By Andrew CarmichaelThe bordering town of Corriverton is known for the Tapir vehicle. The vehicles which were locally made were mostly used as a means of public transportation. Today, the signature vehicle of Corriverton is fast becoming extinct.Passengers who once craved to travel in the wagon-typed vehicles, are now shunning them. According to some residents of that town, cars are more comfortable. “If you have a child, dey want de child sit on you lap an you still have to pay for the child,” a 29-year-old female told this publication.She said as a result of a bad experience, she will not be going into Tapirs again. “Tapir make me think twice about wearing a short dress or skirt…”With the introduction of hire cars in Corriverton, Suschilla (only name given) says she is able to travel alone.The vehicles were locally manufactured at Associated Industries Limited (AINLIM) in Georgetown during the 1970s and later on, parts were fabricated by fabricators in Corriverton.Some tapirs are now being convertedAccording to one of AINLIM former assemblers, Patrick D’ Andrea, 66, who now resides in Canada, the vehicles were designed by the British for basic transportation in the 1970s.He said AILIM stopped production because they were not allowed to import parts into the country under the Burnham Administration. “When the first Tapir was completed, it was a happy and sad day because on testing, the vehicle driver died; Terry Mark, his death was of no fault of the Tapir but his own. He applied more speed than the vehicle could handle… it toppled causing his death.”Meanwhile, some Tapir owners explained that the vehicles were relatively cheap during the 1980s.Cars are pushing the Tapirs out of business at the parkOwners of Tapirs in order to stay in the transportation business were forced to equip themselves with modern vehicles.One operator, Ganesh “Bama” Bola of Crabwood Creek, who operated a Tapir for 22 years, said in recent years operators were forced to modernise those vehicles, by tinting the windows and windshield, raising the back of the vehicle and having defining music. While passengers craved for these changes, it made their ride more strenuous as they were being forced to bend more forward to see where they were going.One of the first assemblers of the Tapir in Guyana, Partick D’AndreaThe once popular Tapirs started to lose popularity around 2007, forcing some operators out of business. Others realised they had to modernise in order to stay in business.Tapirs were only used on the Upper Corentyne and transported passengers between Number 50 Village and Molson Creek between 1981 and 2006. When hire cars started to be introduced into the system, they slowly took over the transportation industry in Corriverton.Another Tapir owner, Sunil Dhanie of Crabwood Creek, said he can no longer use that vehicle to transport passengers. According to the 40-year-old, he has been in the business since 1984. “I just using it for private since dem passengers refuse to travel in the Tapir.” He now operates a car.In Corriverton, while a few Tapirs still operate, today passengers can be seen saying no to Tapir operators and at the same time trying to get a car to stop for them.Dayram “Star Black” Kawlasar, who owned three Tapirs, says adults started to refuse to travel in the Tapirs by 2007. However today he still operates two but only to transport children to and from school.The first car to operate as a public means of transportation was HB 6434. According to that operator, persons started showing a preference for his car. “The passengers demand grew and other car owners followed.”Today, Corriverton’s roads looks more like the other towns in Guyana apart from the periodic passing of a ‘Corrriverton Tapir’.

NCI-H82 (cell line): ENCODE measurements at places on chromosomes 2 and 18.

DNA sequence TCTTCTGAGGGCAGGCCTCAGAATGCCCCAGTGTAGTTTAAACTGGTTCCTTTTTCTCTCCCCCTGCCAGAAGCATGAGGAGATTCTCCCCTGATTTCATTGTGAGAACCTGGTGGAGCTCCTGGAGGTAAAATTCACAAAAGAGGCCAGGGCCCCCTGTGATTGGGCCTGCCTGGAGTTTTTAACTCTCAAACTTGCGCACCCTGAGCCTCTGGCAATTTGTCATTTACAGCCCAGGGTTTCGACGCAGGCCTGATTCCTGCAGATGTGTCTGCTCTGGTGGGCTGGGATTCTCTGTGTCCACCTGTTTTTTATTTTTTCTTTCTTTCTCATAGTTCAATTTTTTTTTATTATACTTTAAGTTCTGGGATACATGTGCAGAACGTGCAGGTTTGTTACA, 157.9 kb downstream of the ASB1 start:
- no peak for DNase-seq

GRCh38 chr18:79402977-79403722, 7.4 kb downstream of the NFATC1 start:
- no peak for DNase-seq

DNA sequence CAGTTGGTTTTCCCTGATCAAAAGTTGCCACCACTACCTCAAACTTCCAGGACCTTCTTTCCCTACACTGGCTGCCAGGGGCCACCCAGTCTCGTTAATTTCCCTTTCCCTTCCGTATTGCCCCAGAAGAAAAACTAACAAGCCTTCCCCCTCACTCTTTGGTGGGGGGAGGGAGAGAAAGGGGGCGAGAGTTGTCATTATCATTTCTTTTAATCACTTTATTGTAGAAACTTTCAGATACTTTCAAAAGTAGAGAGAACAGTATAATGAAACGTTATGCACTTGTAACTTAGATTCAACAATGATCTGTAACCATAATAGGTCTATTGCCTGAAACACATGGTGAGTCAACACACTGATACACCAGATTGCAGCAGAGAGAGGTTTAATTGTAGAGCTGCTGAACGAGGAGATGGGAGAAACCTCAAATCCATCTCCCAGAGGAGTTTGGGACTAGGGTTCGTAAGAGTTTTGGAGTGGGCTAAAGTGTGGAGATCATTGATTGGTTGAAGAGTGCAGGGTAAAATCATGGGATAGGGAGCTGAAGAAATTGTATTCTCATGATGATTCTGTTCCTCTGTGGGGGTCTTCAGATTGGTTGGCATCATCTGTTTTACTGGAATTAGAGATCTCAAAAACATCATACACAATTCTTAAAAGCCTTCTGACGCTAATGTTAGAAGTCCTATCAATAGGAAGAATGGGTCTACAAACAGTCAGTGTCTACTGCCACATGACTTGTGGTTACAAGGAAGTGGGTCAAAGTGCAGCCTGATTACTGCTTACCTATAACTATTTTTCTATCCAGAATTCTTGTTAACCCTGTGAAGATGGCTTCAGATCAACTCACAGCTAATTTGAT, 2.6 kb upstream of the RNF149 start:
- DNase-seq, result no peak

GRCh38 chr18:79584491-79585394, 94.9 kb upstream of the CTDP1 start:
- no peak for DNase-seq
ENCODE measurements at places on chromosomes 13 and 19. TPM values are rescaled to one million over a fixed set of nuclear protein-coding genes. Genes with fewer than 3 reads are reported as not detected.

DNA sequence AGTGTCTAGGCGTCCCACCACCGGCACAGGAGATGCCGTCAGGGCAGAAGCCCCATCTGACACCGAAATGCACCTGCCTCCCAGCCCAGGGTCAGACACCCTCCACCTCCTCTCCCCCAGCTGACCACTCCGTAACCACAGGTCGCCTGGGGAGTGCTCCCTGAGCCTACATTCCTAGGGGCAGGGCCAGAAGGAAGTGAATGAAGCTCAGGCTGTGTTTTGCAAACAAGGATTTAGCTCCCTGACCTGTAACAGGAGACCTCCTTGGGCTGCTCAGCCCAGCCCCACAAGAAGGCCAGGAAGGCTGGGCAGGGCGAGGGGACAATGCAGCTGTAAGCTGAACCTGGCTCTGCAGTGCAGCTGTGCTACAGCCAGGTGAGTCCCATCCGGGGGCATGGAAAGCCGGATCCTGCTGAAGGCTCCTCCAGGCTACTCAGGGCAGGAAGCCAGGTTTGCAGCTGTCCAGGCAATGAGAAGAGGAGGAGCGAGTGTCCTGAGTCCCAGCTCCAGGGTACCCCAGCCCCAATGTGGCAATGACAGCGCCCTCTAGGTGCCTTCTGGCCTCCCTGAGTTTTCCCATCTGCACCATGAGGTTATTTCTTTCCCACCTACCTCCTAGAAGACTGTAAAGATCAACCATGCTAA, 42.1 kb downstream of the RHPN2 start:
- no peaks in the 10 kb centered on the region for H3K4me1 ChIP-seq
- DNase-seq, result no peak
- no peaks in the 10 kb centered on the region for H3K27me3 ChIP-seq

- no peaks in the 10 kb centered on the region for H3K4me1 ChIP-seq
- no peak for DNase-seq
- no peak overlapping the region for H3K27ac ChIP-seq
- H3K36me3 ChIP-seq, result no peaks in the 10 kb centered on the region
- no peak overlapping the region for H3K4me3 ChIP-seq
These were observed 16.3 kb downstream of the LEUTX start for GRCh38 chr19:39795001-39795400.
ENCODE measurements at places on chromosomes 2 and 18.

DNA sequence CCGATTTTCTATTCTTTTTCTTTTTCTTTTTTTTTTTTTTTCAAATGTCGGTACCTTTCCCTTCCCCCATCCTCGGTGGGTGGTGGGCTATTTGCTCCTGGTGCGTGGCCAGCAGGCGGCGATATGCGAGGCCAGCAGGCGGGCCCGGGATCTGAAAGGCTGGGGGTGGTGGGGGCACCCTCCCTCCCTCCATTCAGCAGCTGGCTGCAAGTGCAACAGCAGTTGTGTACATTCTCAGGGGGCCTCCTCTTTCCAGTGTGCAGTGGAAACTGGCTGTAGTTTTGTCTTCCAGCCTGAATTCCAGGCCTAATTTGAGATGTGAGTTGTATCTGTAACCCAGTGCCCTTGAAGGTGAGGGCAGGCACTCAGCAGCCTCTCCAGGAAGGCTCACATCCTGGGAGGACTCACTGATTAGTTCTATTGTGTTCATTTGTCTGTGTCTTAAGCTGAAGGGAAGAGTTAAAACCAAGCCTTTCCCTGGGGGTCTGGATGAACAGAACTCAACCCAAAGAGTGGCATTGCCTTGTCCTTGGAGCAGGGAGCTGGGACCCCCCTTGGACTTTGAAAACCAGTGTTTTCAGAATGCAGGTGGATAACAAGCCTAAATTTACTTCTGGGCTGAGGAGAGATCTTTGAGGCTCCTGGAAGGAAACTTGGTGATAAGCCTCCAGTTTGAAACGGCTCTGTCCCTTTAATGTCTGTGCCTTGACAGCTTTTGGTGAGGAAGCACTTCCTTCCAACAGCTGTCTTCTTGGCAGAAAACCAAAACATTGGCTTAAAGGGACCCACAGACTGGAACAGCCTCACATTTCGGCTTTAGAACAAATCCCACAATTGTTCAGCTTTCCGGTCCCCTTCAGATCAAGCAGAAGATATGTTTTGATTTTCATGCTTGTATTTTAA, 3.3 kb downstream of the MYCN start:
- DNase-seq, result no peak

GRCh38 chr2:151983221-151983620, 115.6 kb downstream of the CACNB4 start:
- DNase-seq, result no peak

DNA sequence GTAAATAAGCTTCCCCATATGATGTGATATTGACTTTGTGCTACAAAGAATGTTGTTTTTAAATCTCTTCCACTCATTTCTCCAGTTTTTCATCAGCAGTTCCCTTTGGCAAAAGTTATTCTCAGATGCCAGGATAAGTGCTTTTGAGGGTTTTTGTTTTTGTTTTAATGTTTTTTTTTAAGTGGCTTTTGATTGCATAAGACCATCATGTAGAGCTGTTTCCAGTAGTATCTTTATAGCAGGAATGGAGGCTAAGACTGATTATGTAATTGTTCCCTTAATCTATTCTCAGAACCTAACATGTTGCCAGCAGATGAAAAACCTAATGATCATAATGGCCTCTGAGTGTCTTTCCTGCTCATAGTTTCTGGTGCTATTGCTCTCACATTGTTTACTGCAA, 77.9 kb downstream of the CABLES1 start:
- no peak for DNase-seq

NAPA — NFL training camps are a set-up.When you watch a team practice against itself day after day — in limited reps and without the benefit of being able to review the ever-vaunted tape — it becomes difficult to contextualize what you are seeing. Is that a good defensive line or just a bad offensive line? The quarterback might have missed the throw, but was the coverage any good? I think it was. I dunno. These guys move really fast.In the end, it’s hard for opinions to not bubble up off of …